The SpongeBob Movie: Sponge Out of Water (Paramount Pictures, PG)

Sponge Out_Of_Water_75The action/adventure elements of the story are fun for kids, but for adults it just seems to drag on. We know where the story is going and spend the majority of the film waiting for it to get there rather than enjoying the ride.

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I’ve never been a huge fan of SpongeBob. I have seen more episodes than I care to admit, but I always saw it as a mediocre show, something I would watch when nothing else was on, and it would hold my attention. That being said, I was disappointed in The SpongeBob Movie: Sponge Out of Water. The film isn’t terrible, but it’s sub-par. It is not particularly memorable and doesn’t go far enough beyond a typical episode to warrant being in theaters.

The SpongeBob Movie: Sponge Out of Water follows SpongeBob (voiced by Tom Kenny) and friends as they search for the Krabby Patty Secret Formula. SpongeBob tries to stop Plankton (voiced by Mr. Lawrence) from stealing the formula, and it disappears into thin air. Unable to make Krabby Patties without the formula, the citizens of Bikini Bottom go crazy and become savage, destroying the town. SpongeBob and Plankton team up to find the formula, which involves time travel and a magical dolphin. They also come to land, along with Mr. Krabs (voiced by Clancy Brown), Patrick (voiced by Bill Fagerbakke), and Squidward (voiced by Rodger Bumpass) to fight the formula thief, a pirate called Burger-Beard (Antonia Banderas).

Plankton trying to steal the formula is a typical storyline for SpongeBob SquarePants the TV series. This is disappointing because I was looking for something new, so I did like the twist of Burger-Beard stealing the formula to use it for his own burgers on land, and then Plankton joining the team to retrieve it. I just wanted to see more expansion, for example, when Lizzie McGuire was made into a feature film, the characters were put in completely new circumstances they had never encountered before on the show. The SpongeBob Movie does incorporate magic, which is not in any episodes of the show that I have seen, but time travel has been explored before along with stealing the formula, and venturing on land. The magic allows the characters to breathe on land and therefore spend more time out of the water, but it still didn’t feel greater than a typical episode like I hoped.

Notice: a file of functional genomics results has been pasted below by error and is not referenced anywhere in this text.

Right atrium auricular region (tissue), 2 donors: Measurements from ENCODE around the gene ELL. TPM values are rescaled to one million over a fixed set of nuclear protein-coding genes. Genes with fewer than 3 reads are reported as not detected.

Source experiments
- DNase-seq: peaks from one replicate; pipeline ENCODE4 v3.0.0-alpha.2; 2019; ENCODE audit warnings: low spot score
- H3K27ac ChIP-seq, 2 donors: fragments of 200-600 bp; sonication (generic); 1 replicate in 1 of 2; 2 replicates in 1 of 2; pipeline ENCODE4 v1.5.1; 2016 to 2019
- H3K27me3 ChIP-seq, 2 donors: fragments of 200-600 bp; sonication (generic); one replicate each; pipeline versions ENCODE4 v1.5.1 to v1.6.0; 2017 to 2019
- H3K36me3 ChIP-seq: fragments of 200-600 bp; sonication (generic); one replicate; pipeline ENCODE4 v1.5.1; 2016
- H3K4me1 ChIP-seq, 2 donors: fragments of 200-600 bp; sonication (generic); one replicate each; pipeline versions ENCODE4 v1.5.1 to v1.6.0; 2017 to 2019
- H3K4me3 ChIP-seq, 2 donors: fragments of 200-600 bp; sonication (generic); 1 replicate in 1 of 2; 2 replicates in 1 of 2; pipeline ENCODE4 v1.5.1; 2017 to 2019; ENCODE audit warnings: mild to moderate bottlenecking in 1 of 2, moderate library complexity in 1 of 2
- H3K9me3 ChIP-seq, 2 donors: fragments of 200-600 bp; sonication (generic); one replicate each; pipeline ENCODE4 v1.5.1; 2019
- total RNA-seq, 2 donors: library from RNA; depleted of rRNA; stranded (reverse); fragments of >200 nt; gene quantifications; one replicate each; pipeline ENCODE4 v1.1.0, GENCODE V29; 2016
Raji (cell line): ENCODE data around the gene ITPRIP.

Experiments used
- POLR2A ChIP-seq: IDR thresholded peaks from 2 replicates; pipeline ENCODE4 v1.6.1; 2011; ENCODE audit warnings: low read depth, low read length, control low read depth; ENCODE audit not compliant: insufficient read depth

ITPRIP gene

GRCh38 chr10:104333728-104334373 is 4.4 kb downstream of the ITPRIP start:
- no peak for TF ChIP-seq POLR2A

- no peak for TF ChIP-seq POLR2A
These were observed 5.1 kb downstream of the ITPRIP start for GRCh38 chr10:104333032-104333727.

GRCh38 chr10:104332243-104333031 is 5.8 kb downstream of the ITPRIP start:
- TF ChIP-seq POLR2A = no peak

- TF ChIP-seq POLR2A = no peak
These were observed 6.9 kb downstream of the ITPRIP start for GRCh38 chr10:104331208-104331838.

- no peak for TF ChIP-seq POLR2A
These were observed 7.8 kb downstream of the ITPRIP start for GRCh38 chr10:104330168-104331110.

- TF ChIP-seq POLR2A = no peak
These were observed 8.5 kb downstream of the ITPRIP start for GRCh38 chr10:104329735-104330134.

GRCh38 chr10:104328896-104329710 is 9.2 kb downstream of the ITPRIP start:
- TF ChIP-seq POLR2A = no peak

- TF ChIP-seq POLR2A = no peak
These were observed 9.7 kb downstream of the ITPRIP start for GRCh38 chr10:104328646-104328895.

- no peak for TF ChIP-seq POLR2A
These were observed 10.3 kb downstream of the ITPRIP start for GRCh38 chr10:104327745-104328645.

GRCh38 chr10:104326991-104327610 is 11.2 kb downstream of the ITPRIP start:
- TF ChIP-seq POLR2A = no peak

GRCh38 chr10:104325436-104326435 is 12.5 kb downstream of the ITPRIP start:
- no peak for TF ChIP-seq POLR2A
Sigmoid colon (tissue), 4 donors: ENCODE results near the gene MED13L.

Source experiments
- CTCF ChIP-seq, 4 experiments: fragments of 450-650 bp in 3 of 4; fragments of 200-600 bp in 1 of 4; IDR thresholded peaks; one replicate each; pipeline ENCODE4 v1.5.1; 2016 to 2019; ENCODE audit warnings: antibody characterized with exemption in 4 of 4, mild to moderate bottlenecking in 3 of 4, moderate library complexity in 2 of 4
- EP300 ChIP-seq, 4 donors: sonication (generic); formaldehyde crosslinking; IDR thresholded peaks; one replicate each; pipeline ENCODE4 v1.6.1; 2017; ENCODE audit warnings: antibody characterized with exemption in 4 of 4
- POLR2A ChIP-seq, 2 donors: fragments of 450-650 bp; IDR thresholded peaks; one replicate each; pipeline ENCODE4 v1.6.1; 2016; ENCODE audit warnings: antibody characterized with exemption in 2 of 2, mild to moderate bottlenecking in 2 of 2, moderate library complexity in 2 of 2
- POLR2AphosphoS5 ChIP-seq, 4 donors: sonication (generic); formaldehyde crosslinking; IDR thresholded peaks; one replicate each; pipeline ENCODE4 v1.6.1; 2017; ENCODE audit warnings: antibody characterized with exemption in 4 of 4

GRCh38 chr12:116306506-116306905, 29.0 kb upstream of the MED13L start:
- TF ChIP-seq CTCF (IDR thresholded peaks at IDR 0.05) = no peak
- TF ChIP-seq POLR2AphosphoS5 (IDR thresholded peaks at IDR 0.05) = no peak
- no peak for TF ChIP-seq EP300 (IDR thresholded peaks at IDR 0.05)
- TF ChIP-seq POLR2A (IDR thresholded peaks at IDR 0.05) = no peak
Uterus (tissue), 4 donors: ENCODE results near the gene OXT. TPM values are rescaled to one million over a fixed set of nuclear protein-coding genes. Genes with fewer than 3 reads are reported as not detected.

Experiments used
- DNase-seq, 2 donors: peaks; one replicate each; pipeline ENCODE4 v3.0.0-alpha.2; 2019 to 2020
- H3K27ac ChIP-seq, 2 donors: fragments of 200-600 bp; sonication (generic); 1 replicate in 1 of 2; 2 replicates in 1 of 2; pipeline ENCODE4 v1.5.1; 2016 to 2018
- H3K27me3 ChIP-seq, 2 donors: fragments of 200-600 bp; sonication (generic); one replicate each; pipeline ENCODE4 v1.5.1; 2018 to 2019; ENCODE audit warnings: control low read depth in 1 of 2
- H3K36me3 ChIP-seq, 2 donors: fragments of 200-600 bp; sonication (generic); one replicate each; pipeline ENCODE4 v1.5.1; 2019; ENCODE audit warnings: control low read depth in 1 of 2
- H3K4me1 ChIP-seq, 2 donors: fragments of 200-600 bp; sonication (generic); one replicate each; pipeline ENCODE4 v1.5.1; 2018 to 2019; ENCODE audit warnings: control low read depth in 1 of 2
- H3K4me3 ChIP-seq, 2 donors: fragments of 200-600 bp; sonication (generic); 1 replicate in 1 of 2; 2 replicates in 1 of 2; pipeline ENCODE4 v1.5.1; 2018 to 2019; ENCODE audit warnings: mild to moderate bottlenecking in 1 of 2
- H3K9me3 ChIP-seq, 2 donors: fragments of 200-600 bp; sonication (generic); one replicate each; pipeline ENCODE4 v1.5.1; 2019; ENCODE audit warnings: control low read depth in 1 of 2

The film switches back and forth between the animated world under the sea and the live action world on land, which graphically offers some good visuals.

There is an obvious attempt to cater to both children and adults, but this film failed at that attempt. There are various puns used that kids will not get, but they aren’t funny enough for parents. The action/adventure elements of the story are fun for kids, but for adults it just seems to drag on. We know where the story is going and spend the majority of the film waiting for it to get there rather than enjoying the ride.

For parents who want to make sure their kids watch movies with moral lessons, this film beats you over the head with the theme: teamwork. While the delivery is annoying, I appreciate the inclusion of the teamwork theme, but unfortunately there is no follow through. Plankton, the character who learns to set aside his selfish tendencies and become part of a team to reach his goals, reverts right back to his selfish, formula-thieving ways at the end of the film. | Samantha LaBat

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